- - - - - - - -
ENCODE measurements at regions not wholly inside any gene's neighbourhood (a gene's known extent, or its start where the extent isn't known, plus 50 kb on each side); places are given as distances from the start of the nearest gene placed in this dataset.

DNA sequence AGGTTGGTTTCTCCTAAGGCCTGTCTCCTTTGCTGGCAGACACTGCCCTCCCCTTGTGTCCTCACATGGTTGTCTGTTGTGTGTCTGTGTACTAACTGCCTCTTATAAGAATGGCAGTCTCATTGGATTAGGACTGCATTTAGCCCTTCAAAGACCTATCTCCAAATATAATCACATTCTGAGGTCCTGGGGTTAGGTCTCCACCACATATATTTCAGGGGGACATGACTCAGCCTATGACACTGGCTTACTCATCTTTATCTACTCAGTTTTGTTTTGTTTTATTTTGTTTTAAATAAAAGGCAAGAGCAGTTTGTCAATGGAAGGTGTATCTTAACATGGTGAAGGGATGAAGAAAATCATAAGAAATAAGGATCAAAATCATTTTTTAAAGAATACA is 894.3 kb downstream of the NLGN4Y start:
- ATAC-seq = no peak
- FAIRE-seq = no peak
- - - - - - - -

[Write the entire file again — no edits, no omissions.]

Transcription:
ENCODE measurements at regions not wholly inside any gene's neighbourhood (a gene's known extent, or its start where the extent isn't known, plus 50 kb on each side); places are given as distances from the start of the nearest gene placed in this dataset.

DNA sequence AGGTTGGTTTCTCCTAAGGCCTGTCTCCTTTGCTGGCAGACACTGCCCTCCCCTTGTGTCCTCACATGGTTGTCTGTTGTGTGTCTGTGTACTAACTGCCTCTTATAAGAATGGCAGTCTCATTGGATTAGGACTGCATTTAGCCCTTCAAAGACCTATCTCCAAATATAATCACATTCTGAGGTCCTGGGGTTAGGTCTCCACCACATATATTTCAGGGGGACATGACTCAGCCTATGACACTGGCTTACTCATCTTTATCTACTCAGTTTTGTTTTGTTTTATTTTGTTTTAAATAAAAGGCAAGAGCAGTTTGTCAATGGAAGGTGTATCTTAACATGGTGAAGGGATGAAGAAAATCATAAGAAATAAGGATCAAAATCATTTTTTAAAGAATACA is 894.3 kb downstream of the NLGN4Y start:
- ATAC-seq = no peak
- FAIRE-seq = no peak